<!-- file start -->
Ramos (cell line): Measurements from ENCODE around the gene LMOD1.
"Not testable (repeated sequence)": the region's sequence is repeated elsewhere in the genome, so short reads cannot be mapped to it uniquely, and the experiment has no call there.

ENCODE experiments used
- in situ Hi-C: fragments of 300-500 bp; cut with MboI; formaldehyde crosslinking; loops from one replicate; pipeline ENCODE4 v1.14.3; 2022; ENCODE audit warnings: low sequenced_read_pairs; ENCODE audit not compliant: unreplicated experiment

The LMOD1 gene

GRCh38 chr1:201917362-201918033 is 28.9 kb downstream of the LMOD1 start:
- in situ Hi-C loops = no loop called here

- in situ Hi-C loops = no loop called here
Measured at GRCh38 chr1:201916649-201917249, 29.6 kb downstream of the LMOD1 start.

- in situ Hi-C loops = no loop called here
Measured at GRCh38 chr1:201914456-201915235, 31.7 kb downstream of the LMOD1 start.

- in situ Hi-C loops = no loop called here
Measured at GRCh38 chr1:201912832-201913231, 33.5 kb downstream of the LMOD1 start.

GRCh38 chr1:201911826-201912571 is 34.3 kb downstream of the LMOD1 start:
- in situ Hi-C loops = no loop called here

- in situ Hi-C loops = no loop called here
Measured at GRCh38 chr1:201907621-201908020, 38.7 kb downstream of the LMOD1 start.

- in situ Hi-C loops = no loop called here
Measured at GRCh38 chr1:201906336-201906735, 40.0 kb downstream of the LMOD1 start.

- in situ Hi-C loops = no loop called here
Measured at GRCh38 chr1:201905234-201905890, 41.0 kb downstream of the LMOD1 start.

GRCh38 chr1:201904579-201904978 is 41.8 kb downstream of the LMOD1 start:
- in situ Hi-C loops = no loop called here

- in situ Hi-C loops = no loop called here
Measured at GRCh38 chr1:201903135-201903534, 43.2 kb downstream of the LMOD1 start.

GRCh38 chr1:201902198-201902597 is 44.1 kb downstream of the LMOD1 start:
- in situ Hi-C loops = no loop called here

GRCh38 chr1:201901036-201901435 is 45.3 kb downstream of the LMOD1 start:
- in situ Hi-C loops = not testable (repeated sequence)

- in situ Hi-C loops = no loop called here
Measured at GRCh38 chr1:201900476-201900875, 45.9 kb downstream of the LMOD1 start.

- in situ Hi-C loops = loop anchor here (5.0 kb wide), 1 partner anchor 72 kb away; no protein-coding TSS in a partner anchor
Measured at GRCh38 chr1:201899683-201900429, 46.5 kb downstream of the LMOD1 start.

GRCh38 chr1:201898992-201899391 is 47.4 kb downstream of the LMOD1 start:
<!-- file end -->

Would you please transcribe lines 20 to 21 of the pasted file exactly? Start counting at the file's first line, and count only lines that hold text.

- in situ Hi-C loops = no loop called here
Measured at GRCh38 chr1:201905234-201905890, 41.0 kb downstream of the LMOD1 start.